The picture. A tree that I saw on a walk. I liked the backlighted look. I turned it into a painting in post production. I also used a stretched paper look for the shape. Fairly easy to do. If you like experimenting.


Flowers for the children.

These flowers.

These flowers are for all the children who have been harmed in any way from this almost constant spate of mass shootings. They are for those who died in their places of worship. Two safe places that are no longer safe.

Seeing the pictures of the children coming out of their school with their arms raised yesterday, just about broke me. It’s true. We are seeing this on an almost weekly basis. My prayer for myself is that I don’t become jaded. That I don’t get so much into myself that I don’t see the pain in others. And, that once in a while, I see the joy in others.

These days it seems like seeing joy is getting harder and harder to find. That isn’t right. Children should be nothing but joy. Oh sure, they have their meltdowns. Even that is a kind of joy. It’s part of their growth. However, when I talk to little ones, they seem to have a kind of resignation in their voice. They talk about their active shooter drills. They know that, not that it might come, but that it will come.

That’s horrible. It makes me so sad. My eyes are wet as I write.

I know that we can’t go back in time. But, the worst thing I feared when I was growing up was my parents wrath for doing something I shouldn’t. Even that was gentle.

Now?

I don’t know what to do. It’s well above my pay grade. I know that we can “vote the bastards out,” but can we change the trajectory that we seem to be headed on? I think that comes in small steps. Maybe be running for office in some teeny tiny election. Fix what we can fix. Hope that it moves upward.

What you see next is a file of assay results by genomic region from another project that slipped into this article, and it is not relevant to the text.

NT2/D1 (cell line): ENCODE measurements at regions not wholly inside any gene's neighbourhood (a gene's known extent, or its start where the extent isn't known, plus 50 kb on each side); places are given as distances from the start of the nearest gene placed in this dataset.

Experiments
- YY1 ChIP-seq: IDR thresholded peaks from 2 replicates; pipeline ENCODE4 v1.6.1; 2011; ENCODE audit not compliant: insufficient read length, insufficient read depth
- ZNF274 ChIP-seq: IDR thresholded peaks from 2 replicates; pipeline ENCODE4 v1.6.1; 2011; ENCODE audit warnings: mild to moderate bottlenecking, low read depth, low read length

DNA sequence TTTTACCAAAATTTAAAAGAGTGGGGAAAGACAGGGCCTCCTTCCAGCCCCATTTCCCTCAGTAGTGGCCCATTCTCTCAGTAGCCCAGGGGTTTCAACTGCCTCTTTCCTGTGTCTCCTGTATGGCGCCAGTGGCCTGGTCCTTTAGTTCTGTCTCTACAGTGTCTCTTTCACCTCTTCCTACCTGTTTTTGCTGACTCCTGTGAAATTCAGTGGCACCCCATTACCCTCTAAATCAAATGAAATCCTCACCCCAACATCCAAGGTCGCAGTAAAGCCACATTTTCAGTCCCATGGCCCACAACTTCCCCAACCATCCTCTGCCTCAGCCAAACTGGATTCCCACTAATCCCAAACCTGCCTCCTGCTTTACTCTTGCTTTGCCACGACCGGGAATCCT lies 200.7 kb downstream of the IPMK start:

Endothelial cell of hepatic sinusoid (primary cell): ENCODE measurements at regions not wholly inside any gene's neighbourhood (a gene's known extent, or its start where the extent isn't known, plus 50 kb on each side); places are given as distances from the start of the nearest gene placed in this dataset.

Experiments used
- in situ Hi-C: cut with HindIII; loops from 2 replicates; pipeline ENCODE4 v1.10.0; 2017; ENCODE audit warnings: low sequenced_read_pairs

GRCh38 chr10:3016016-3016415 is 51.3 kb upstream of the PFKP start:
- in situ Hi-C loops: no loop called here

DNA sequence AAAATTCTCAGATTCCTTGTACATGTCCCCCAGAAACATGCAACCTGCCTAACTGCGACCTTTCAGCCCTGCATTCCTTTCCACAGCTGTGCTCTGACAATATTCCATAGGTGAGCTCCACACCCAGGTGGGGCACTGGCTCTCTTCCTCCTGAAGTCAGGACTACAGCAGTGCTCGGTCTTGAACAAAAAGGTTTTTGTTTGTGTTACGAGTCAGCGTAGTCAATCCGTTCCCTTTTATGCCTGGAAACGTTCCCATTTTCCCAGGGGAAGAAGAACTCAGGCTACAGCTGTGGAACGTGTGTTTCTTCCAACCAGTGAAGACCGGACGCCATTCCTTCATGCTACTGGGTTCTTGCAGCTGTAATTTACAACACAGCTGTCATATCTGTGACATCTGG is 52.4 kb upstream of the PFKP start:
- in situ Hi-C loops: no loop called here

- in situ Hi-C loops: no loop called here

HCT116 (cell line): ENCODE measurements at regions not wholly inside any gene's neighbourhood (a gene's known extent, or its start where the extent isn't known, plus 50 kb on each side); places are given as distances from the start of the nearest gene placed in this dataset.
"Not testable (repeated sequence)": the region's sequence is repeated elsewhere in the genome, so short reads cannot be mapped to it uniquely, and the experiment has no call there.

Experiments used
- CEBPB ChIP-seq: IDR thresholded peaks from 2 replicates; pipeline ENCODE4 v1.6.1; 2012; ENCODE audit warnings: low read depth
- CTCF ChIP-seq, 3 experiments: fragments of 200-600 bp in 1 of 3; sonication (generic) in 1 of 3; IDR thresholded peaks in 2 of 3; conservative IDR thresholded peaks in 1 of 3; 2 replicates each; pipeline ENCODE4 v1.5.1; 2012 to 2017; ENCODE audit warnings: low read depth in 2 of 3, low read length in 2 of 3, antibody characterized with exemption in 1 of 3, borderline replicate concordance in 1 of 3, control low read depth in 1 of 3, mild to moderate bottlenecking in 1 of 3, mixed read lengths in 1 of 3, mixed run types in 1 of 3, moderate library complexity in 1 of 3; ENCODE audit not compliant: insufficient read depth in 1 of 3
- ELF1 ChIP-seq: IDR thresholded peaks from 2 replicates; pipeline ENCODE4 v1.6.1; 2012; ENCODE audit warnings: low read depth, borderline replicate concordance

An old friend of mine tweeted yesterday about wanting some big things to be fixed. Now. I replied, “run for office.” She thinks I’m kidding. I’m not. She’s smart, talented, a life long learner. No. She won’t fix the issues she wants fixed. But, she can fix something.

I’m really sorry about this. It seems like one long rant or vent. It’s not. It’s my thoughts after a really bad day. I thought I had problems. Nah. Mine didn’t even register on any scale.

The picture. Dog walk. She found this place. I just did what I always do. No lesson to share except keep your eyes open.

Peace.

And, the fine folks at WordPress removed the spell check function. Yeah. We are all perfect writers.


The next season.

The start.

The start of the start. Little seeds. Little seeds that eventually become little red berries. They don’t seem to grow based on seasons. Usually, I’m not wide-eyed enough to see them at this point.

But.

The point of the point is that they usually show up in harsh light. The whole scene looks a little ugly. I likely ignore them as much as not see them. This time they were in my face. So I did what I do.

I made a picture.

I was right the first time. The scene, and the berries, was ugly.

So.

I did what I do. Sometimes.

I tinkered in post production. I did it very heavily. Pretty soon, the scene took on a look of its own. I’m not exactly sure what it looks like now. But, it looks. It looks different. It looks however you want it to look.